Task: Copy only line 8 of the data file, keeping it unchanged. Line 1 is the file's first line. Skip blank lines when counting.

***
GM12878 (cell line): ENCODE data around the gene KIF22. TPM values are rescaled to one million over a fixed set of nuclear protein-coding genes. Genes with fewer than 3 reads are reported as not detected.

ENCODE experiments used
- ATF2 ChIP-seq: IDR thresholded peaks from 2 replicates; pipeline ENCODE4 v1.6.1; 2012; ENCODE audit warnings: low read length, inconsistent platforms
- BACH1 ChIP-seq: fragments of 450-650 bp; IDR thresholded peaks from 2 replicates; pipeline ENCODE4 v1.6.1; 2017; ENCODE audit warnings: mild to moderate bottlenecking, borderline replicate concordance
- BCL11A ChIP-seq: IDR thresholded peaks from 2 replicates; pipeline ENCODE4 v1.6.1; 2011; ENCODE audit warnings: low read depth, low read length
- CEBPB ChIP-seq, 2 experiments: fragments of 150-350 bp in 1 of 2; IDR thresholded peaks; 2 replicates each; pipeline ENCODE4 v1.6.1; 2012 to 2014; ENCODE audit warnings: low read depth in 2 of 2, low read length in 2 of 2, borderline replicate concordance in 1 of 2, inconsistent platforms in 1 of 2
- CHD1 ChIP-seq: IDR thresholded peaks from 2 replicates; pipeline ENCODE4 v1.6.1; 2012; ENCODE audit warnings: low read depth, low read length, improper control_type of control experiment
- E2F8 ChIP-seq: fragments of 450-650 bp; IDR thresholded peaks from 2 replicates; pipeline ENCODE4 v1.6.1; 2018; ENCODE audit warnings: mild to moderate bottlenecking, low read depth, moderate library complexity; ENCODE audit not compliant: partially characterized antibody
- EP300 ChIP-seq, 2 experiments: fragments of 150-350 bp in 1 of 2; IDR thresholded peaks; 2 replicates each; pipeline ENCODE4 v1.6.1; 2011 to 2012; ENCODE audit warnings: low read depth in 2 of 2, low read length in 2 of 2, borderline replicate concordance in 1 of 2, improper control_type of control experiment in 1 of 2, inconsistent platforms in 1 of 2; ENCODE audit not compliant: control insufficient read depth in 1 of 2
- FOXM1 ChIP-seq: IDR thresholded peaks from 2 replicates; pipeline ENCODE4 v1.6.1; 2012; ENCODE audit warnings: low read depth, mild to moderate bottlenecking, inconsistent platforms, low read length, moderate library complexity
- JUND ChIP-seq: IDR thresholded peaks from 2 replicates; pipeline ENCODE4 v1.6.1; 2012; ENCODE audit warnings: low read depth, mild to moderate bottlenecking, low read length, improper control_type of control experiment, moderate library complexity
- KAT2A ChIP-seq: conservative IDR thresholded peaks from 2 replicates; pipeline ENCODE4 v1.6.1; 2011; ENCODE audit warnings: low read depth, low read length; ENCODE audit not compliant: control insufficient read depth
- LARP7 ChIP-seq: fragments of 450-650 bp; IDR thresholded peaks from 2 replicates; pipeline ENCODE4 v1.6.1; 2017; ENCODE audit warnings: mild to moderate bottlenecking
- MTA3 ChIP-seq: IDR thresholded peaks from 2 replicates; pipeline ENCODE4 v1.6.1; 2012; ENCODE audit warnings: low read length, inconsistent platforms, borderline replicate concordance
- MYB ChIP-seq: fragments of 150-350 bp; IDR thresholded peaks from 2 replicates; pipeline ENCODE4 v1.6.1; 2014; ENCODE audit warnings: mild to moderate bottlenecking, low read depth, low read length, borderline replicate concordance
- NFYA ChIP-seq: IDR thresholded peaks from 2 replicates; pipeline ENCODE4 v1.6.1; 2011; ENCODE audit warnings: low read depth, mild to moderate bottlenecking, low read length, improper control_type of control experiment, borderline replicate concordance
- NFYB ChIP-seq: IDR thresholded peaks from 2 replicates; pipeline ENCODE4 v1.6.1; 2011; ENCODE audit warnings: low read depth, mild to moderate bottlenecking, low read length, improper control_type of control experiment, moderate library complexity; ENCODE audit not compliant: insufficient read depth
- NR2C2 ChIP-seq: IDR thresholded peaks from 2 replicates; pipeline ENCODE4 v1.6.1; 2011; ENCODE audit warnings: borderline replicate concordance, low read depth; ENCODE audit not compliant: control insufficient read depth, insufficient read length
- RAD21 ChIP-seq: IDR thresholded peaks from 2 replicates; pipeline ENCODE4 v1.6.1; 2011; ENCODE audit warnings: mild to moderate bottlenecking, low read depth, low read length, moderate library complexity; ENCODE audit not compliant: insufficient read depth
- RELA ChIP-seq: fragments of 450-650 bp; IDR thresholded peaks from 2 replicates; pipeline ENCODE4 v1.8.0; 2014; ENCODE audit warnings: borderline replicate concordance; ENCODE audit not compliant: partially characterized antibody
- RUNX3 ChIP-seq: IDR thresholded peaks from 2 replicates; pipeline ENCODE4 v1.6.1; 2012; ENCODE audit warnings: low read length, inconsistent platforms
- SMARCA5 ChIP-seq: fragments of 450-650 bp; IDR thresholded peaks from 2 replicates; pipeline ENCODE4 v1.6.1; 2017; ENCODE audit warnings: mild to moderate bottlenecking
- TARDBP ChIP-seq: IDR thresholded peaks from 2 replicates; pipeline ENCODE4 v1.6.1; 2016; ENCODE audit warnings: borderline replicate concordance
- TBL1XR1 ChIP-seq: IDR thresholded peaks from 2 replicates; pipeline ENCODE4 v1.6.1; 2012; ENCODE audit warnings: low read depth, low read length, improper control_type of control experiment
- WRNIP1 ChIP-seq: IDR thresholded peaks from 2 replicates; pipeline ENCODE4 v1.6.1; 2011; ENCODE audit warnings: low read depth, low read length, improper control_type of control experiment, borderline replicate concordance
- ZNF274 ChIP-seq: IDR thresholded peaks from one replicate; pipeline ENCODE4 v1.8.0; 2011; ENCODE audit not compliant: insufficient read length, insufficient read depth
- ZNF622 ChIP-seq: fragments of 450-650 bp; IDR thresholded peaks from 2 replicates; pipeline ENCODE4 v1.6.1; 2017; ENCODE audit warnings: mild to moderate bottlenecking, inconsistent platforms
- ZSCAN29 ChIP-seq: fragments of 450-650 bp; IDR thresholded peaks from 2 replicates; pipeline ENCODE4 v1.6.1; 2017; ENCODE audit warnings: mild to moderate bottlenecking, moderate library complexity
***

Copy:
- E2F8 ChIP-seq: fragments of 450-650 bp; IDR thresholded peaks from 2 replicates; pipeline ENCODE4 v1.6.1; 2018; ENCODE audit warnings: mild to moderate bottlenecking, low read depth, moderate library complexity; ENCODE audit not compliant: partially characterized antibody